Then again, letting Nadezhdin run could be an even bigger headache for the authorities—not because he could win, but because his campaign could continue to galvanize the opposition, and if he did get a significant share of the vote, it would shatter the official narrative of popular unity cemented around Putin. A poll in late January found that nearly 8 percent of voters, and more than 10 percent of those definitely planning to vote, wanted to cast a vote for Nadezhdin. Such a result would embarrass the regime: He would come in second to Putin, handily beating other pro-Kremlin candidates. Nadezhdin’s share of the vote could be even larger if he could spend more than a month campaigning as a candidate on the ballot. As he put it in one recent interview: “A month ago I was at 1 percent, now I’m at 10 percent, and in a month—I’m scared even to give the number.”
Given all these complications, it’s difficult to argue that Nadezhdin, like other officially sanctioned liberal candidates in the past, is a “Kremlin project.” As TV Rain’s Mikhail Fishman has pointed out, there also doesn’t seem to be a need for such a “project” at the moment: While Sobchak’s candidacy in 2018 was intended to drain support from Navalny, who had been barred from running but was still galvanizing his fans, there is currently no visible opposition candidate on or off the ballot.
WHAT, THEN, EXPLAINS THE NADEZHDIN PHENOMENON? Most independent Russian pundits agree that the Kremlin simply miscalculated, never expecting the “house liberal” to take his assigned role as the Potemkin candidate seriously. Writer Dmitry Bykov has cited as a parallel Roberto Rossellini’s 1959 film General Della Rovere, in which a smalltime crook recruited by the Gestapo to pose as a resistance leader steps into the role for real.1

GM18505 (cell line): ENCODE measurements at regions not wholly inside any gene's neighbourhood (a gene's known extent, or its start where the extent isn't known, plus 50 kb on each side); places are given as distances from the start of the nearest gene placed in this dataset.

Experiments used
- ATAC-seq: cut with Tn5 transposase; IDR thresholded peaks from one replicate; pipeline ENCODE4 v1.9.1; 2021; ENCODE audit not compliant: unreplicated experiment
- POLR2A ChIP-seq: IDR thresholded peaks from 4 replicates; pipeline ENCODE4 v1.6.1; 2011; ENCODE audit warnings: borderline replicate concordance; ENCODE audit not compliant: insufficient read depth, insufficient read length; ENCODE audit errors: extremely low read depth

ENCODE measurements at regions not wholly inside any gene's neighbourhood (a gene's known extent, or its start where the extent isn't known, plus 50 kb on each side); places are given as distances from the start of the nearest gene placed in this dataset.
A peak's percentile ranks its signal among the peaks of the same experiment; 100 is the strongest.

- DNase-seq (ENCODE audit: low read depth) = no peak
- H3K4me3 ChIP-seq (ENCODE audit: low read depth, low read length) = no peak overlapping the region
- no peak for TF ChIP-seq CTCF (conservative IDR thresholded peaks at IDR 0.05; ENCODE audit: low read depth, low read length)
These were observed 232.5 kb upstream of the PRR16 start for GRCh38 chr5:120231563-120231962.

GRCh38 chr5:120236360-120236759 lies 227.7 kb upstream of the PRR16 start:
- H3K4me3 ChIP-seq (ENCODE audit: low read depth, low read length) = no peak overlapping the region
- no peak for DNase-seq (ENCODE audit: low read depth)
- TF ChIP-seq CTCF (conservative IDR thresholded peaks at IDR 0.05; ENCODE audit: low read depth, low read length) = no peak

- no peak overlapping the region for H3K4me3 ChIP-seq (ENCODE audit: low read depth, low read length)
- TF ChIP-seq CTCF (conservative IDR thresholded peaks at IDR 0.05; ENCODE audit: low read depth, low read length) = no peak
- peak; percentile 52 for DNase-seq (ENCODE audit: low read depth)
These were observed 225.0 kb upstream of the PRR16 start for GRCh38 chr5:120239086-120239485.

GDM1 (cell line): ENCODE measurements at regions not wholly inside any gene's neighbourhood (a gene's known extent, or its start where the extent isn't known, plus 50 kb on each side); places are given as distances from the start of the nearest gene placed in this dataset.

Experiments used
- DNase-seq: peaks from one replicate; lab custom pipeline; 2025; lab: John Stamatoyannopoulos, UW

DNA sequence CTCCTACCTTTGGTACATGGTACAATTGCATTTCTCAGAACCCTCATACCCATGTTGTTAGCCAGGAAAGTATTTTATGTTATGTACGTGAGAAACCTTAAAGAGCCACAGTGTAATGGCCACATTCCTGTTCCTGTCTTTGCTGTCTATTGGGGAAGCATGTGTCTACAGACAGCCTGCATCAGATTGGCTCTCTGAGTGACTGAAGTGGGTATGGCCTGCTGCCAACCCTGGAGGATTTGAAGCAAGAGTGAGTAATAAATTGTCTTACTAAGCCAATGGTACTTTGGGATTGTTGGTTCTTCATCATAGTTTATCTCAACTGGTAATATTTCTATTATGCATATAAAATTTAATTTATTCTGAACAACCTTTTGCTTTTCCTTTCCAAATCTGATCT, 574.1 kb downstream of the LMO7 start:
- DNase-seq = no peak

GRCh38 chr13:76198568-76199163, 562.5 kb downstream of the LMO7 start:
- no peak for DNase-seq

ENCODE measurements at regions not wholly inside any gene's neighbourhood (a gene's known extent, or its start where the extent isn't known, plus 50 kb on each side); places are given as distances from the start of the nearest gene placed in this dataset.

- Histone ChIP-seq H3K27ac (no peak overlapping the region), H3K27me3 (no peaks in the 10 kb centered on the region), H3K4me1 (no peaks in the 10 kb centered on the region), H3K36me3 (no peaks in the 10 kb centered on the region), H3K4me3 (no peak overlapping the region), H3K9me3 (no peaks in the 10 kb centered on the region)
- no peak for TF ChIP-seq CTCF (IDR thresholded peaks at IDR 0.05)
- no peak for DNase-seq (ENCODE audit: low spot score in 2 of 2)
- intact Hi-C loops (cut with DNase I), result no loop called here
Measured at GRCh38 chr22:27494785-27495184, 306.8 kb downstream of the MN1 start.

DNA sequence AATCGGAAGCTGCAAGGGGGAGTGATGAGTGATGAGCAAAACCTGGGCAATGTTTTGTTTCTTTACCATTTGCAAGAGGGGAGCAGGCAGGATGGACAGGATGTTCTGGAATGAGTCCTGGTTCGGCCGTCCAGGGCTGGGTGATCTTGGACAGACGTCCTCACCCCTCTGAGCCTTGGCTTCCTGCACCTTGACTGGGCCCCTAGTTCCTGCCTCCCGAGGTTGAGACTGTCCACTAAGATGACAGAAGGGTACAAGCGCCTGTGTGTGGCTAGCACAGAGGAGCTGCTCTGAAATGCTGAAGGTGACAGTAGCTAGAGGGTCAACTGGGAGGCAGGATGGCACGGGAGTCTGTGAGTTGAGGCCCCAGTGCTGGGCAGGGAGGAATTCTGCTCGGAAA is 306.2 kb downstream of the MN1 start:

The independent Russian-language site Verstka reported, supposedly based on insider information, that Nadezhdin’s candidacy was initially greenlit by a Kremlin faction that included his former boss Kiriyenko, but this “clan” withdrew all support for Nadezhdin when he became too outspoken in his criticism not only of the “special military operation” in Ukraine but of Putin himself.
Be that as it may, for now Nadezhdin is in the race and seems to be emboldened. At a time when this election’s faux candidates are either bowing out of the race or all but openly admitting that their candidacy is a joke, Nadezhdin—who had earlier told reporters that he hoped mainly to “stay alive and free” at the end of the campaign—has recently taken to discussing what he will do when he wins. There is, no doubt, a strong element of trolling in such statements: In one recent interview, asked whether he fears reprisals against people who signed petitions to get him on the ballot, Nadezhdin replied that he could definitely promise no reprisals against Putin supporters if he won and was “hoping for a symmetrical resolution of this issue.”